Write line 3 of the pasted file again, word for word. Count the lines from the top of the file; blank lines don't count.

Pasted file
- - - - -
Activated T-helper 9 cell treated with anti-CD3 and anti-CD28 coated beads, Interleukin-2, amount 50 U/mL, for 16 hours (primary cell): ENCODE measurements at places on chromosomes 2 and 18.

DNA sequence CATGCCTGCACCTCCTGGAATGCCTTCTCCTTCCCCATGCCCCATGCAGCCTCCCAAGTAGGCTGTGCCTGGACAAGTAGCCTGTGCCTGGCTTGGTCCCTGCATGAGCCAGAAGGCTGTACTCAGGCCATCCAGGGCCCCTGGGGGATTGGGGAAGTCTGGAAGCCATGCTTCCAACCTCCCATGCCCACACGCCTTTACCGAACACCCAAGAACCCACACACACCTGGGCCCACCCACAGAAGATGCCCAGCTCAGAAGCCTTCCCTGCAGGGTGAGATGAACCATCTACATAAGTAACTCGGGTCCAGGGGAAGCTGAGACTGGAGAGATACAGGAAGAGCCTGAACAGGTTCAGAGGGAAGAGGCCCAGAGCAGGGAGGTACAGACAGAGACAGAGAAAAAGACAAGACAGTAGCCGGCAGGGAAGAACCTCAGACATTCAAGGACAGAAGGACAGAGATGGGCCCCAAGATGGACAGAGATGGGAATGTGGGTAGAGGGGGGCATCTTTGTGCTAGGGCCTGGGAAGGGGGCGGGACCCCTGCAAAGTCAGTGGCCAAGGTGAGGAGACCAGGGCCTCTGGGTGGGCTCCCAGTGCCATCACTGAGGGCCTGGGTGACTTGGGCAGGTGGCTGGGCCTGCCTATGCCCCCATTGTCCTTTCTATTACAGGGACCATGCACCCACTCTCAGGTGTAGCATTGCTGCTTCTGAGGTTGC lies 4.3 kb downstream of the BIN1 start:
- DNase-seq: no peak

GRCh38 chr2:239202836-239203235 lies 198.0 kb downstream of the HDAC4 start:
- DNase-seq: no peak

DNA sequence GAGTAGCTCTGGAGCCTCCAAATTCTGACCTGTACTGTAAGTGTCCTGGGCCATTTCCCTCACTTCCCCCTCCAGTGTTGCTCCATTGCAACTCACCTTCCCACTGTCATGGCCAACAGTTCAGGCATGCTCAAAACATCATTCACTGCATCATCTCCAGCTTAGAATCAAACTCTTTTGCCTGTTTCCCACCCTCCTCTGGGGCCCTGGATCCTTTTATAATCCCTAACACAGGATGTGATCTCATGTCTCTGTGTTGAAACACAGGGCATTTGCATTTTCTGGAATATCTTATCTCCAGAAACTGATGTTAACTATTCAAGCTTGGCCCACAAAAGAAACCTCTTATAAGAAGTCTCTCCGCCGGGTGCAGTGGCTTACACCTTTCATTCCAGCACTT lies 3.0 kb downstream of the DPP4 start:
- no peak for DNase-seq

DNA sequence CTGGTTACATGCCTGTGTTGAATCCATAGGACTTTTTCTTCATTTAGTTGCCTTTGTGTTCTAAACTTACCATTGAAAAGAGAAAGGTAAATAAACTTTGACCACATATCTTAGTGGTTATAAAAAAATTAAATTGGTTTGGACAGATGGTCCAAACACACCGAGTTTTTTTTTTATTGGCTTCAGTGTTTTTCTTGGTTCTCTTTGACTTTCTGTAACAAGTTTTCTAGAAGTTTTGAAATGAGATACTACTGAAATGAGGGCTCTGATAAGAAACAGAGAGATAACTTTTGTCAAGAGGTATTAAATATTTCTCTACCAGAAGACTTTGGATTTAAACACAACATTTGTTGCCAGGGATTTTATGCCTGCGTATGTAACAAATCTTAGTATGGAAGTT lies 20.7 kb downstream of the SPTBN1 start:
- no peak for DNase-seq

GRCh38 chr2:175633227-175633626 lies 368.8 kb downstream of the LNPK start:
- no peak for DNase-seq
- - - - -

- DNase-seq: no peak